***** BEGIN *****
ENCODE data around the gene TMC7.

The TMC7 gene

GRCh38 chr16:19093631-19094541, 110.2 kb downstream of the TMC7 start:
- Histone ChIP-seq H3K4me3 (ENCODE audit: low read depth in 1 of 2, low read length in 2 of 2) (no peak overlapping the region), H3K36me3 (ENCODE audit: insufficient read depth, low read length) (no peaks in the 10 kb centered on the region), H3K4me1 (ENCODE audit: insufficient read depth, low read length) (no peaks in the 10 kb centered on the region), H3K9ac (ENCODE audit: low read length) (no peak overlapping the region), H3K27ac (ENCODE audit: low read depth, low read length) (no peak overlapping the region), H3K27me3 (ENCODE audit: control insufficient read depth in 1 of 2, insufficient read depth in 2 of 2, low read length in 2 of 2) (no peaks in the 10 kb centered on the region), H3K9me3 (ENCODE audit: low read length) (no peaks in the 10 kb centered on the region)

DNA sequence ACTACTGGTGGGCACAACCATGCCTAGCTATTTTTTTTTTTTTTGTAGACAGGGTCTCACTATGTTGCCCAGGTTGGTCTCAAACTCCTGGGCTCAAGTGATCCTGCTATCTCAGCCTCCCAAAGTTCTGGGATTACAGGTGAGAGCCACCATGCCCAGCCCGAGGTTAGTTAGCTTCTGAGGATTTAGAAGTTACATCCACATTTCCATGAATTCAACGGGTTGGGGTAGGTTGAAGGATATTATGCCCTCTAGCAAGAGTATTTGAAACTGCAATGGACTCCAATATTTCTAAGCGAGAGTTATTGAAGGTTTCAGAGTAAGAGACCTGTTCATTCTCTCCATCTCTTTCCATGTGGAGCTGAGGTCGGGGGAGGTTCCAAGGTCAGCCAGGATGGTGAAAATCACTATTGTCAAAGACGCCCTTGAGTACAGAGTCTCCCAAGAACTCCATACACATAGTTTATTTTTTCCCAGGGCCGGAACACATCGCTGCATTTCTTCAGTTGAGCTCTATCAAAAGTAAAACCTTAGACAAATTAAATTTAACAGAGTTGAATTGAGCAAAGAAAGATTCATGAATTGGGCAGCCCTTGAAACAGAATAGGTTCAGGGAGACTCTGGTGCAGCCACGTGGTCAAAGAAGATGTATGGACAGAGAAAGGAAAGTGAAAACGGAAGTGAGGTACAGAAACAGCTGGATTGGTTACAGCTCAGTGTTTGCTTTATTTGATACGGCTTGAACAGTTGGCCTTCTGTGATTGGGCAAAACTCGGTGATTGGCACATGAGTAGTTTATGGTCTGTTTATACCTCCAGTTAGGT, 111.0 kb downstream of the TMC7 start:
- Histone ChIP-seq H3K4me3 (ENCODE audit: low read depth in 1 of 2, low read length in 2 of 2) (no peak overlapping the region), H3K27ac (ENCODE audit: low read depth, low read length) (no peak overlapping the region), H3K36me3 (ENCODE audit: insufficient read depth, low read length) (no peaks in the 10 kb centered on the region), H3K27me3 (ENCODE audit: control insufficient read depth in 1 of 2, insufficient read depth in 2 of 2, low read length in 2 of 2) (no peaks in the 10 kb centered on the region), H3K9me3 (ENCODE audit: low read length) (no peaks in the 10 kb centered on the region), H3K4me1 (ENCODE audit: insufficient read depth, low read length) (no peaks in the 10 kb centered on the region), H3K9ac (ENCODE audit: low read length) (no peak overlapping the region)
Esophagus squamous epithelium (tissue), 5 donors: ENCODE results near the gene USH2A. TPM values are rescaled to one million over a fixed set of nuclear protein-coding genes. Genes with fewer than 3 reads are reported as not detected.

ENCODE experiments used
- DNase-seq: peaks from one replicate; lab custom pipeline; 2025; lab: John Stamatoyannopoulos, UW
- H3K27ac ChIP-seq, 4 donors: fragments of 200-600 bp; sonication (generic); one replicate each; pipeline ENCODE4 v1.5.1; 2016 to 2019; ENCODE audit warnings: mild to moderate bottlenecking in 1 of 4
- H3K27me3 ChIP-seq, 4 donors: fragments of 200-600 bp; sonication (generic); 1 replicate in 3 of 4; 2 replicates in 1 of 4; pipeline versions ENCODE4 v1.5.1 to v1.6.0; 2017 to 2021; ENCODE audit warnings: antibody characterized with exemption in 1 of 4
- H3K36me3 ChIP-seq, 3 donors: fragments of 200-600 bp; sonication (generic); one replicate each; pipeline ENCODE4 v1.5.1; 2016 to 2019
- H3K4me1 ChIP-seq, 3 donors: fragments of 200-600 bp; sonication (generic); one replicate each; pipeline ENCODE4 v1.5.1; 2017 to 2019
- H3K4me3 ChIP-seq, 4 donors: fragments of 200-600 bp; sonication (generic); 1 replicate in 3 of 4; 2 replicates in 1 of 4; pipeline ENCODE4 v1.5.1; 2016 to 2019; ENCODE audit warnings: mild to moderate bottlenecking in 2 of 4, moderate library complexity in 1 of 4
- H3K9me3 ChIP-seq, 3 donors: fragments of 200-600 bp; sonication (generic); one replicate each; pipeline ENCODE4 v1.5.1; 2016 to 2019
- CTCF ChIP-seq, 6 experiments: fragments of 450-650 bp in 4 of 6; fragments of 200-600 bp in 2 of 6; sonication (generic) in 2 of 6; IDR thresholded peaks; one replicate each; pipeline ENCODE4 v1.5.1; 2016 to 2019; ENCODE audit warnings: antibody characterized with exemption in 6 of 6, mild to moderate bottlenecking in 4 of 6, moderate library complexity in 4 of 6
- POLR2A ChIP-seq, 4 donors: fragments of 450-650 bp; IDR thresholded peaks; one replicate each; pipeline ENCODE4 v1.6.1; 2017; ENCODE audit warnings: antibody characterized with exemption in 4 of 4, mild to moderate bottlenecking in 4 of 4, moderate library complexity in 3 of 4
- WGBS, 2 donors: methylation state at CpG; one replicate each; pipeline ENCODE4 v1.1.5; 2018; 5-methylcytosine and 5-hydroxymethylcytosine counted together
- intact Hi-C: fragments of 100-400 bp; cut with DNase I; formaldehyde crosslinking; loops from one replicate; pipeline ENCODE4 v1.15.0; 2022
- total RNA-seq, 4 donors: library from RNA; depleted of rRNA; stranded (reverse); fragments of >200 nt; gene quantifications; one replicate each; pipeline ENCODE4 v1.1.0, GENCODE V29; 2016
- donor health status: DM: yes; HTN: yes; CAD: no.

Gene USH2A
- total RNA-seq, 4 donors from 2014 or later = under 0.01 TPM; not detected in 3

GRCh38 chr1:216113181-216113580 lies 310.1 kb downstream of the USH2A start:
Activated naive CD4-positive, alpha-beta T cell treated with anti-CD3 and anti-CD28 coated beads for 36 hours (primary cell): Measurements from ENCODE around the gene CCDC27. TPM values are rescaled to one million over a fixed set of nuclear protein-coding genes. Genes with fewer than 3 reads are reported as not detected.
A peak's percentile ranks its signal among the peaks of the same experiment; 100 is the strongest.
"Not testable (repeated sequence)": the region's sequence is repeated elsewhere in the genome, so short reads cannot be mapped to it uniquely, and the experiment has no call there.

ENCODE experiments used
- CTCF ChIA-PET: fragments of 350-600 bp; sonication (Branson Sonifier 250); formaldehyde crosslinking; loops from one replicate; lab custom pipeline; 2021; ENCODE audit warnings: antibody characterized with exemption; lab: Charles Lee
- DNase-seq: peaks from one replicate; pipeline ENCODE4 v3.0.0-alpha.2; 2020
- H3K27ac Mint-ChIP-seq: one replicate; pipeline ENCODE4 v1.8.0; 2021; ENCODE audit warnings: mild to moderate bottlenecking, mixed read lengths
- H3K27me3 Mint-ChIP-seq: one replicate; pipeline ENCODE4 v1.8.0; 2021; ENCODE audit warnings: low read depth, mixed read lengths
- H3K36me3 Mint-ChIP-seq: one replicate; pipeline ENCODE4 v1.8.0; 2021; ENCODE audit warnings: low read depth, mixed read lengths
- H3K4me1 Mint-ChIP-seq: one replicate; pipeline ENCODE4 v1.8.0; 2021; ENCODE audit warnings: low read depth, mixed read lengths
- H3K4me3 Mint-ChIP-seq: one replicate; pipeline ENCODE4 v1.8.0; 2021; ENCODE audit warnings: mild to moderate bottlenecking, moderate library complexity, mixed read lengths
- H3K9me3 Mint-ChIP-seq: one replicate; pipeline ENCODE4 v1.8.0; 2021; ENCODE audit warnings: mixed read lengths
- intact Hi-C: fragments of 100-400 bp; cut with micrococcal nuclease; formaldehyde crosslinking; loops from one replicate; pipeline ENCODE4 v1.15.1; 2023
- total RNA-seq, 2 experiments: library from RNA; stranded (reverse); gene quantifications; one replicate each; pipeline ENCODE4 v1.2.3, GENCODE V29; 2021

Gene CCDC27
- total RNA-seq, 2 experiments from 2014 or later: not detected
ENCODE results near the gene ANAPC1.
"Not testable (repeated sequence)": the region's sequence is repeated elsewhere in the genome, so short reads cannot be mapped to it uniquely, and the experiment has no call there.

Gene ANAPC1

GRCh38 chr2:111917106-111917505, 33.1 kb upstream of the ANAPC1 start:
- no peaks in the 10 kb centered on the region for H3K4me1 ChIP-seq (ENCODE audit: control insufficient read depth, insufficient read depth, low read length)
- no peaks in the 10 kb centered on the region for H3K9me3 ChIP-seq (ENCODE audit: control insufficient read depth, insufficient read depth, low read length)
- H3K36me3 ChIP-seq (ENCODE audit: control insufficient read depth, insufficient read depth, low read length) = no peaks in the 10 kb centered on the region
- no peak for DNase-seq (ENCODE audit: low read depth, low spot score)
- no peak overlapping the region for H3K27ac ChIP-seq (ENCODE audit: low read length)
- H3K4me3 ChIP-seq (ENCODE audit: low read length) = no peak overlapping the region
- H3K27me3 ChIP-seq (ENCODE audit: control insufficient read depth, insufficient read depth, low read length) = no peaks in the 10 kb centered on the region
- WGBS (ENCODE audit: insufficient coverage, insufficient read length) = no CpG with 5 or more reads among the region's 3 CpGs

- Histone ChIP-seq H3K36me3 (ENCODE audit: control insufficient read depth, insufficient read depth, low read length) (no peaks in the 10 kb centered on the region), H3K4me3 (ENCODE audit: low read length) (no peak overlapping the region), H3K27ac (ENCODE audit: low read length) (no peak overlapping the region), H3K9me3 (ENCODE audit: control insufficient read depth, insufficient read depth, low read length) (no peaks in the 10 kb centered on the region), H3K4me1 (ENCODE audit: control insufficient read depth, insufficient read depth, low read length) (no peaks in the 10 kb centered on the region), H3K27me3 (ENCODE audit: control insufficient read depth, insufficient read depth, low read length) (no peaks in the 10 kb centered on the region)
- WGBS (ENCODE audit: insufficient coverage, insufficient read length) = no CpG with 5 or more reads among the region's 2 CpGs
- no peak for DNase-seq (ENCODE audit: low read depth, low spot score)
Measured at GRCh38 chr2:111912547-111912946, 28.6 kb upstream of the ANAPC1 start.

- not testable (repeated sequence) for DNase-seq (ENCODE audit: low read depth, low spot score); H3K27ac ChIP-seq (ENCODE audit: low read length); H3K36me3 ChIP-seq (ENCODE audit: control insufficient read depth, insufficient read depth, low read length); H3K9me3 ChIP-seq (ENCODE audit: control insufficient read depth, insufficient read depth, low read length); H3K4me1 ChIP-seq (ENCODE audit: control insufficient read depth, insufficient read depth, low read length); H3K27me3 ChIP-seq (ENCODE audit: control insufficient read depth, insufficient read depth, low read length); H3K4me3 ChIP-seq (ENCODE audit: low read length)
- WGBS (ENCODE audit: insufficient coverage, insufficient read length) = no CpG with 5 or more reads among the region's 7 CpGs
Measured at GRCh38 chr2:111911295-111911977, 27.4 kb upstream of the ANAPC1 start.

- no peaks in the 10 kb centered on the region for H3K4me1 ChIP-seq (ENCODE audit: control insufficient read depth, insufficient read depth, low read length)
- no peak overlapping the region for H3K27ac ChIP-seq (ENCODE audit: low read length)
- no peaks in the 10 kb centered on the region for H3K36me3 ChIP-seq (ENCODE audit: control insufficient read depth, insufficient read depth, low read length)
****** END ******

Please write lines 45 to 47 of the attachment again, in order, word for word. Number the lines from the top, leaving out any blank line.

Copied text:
- no peaks in the 10 kb centered on the region for H3K4me1 ChIP-seq (ENCODE audit: control insufficient read depth, insufficient read depth, low read length)
- no peaks in the 10 kb centered on the region for H3K9me3 ChIP-seq (ENCODE audit: control insufficient read depth, insufficient read depth, low read length)
- H3K36me3 ChIP-seq (ENCODE audit: control insufficient read depth, insufficient read depth, low read length) = no peaks in the 10 kb centered on the region